This is very good news indeed. Just when doubts were brewing about whether The Shazam could return to the kind of form displayed on their classic 1999 release Godspeed the Shazam!, Hans Rotenberry and Scott Ballew and Mick Wilson kick it up a notch with a dozen rocking new ones. On Tomorrow the World, there is a healthy collection of good old-fashioned melodic rock that should warm the cockles of the hearts of skeptical listeners who cling to their “classic rock” radio stations and fear to venture outside the house.
The Shazam is audio proof that the best of the old can continue anew. These are songs that will have you singing along, dreaming of arenas and waving your lighted bic for that much-deserved second encore. Once again, Brad Jones has proven to be a great production choice; he brings a slightly rougher, raw edge to the proceedings this time around and it seems well suited to the material. Hans is in fine voice and his guitars are enough to make rock wannabes hang up their strats, while Mick’s basswork and Scott’s drumming really help create a sound that defies the fact that this is a trio (though, to be honest, additional guitarist Greg Reynolds has joined the live tour).
The only bad news might be the band’s lack of wide exposure, but perhaps recent efforts might make a dent in that (The Shazam recently opened for Flickerstick on a recent US tour, and plan to tour the UK, Europe and Japan in 2003). Additionally, Little Stevie Van Zandt (he of the E Street Band and Sopranos fame) has been playing tracks from Hans & the boys on his syndicated Underground Garage radio show, calling this music “some of the best things I’ve heard in 20 fucking years”.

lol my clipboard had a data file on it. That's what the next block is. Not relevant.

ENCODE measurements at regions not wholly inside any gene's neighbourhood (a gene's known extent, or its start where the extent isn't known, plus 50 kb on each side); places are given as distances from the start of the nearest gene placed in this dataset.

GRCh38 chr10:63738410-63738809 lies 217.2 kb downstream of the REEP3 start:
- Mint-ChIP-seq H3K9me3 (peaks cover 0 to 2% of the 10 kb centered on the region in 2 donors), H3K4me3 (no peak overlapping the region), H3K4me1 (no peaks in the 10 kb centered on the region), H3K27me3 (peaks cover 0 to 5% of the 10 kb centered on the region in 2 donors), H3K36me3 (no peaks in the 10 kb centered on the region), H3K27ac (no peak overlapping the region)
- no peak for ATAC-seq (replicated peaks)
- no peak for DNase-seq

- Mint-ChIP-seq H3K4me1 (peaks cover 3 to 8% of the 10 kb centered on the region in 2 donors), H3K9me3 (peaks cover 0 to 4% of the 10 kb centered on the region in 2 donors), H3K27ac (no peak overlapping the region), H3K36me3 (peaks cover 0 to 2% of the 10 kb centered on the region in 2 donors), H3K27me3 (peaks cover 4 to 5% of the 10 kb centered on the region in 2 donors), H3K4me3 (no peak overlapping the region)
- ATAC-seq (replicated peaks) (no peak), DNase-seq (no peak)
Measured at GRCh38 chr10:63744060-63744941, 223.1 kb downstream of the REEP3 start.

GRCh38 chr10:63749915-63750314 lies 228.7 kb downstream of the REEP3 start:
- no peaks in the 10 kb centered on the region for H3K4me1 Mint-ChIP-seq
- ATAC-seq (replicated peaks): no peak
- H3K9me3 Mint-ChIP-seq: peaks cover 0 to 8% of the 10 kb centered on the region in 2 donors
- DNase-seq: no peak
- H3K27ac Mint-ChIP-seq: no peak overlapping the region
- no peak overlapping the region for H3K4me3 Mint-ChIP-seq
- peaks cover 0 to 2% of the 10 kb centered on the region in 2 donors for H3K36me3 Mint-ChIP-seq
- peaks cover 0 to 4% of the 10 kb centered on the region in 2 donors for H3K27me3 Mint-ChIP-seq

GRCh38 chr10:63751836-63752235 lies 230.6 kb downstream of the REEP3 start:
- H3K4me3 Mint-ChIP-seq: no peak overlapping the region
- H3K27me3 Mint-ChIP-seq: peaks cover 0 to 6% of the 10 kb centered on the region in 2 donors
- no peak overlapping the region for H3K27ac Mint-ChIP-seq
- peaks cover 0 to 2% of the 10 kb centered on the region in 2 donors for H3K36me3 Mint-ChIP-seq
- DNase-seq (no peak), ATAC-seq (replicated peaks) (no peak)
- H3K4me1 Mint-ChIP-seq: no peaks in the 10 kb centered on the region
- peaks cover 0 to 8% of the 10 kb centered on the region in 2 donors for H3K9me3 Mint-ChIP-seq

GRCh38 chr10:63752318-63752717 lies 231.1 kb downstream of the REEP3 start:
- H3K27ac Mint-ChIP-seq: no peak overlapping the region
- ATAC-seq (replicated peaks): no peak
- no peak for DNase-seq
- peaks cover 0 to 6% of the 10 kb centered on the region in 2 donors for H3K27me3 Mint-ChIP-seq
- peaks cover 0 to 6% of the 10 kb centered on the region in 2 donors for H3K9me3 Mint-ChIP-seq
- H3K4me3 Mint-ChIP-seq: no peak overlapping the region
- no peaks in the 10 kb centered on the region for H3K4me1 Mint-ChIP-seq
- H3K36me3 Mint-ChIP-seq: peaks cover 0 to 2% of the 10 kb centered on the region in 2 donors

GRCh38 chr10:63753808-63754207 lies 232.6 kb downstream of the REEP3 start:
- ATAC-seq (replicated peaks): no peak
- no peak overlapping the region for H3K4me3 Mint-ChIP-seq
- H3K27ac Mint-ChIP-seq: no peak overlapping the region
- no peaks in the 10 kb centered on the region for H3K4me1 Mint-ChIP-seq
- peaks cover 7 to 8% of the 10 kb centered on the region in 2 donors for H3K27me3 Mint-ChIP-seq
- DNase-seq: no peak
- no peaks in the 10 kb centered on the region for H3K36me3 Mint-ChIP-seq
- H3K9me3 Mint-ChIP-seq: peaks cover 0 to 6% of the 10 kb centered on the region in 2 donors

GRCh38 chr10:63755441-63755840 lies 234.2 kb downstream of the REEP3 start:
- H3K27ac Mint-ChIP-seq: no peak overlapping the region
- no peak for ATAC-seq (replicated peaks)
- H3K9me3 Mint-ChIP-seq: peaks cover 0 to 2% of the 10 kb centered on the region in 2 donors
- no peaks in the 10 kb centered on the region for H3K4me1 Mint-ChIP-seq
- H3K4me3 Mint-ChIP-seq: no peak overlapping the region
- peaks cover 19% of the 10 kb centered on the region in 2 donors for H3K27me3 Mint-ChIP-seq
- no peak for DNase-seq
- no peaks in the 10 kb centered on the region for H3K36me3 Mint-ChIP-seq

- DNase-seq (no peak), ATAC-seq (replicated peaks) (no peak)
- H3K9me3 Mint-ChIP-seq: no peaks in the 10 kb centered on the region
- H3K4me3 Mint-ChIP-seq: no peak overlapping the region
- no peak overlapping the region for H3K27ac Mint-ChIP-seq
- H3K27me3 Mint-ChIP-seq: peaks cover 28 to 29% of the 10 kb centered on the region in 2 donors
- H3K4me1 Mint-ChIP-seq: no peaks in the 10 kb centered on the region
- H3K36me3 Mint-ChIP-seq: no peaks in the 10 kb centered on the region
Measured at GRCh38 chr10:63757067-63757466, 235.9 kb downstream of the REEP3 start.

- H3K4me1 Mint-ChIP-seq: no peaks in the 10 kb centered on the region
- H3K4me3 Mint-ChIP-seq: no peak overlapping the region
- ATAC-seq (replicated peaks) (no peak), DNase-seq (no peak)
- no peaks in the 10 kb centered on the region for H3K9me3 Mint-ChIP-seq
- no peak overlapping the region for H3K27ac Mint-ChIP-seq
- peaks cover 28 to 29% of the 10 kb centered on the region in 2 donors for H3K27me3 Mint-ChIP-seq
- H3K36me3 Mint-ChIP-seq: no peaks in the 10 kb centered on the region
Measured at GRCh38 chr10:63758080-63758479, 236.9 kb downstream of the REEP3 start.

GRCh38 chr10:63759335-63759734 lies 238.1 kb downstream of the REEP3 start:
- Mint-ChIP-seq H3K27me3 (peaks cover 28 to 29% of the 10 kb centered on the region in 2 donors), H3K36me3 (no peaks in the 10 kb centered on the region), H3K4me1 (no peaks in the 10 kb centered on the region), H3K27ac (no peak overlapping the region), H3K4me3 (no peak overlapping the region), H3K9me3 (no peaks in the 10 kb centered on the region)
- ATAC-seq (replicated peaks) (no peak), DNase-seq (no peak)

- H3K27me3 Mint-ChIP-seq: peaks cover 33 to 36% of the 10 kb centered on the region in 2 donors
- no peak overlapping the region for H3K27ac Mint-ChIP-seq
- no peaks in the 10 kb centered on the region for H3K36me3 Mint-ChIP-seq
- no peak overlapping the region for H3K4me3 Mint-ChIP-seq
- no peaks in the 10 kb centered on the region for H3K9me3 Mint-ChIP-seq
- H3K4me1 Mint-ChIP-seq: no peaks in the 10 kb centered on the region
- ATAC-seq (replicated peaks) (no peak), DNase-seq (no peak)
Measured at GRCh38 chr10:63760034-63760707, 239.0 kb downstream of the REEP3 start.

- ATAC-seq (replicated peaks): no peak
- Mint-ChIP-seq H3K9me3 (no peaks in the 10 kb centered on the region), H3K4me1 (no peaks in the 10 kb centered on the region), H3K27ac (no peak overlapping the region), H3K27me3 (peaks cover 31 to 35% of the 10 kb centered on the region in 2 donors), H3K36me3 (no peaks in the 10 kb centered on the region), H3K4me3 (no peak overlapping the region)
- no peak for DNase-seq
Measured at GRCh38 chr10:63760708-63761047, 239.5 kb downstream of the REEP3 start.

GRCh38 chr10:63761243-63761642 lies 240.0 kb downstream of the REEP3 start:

The problem may be one of locating a niche market. While larger and seemingly less-talented bands reap benefits in terms of sales and popularity from the so-called “garage underground” media hype, Tennessee’s own The Shazam plod on, working hard to get their utterly accessible sounds across.
What exactly are those sounds? Okay, it’s Cheap Trick meets The Move meets Big Star meets The Stones meets James Gang meets Badfinger meets Mott The Hoople meets T-Rex meets The Who with the requisite Beatle/Wings touches too, and all of it surprising fresh and original. In simpler terms, it’s only rock ‘n’ roll, but I like it plenty. This is music of the early ‘70s—big retro rock sounds with guitar muscle that could fill a stadium, unapologetic anthem rock to be played loud.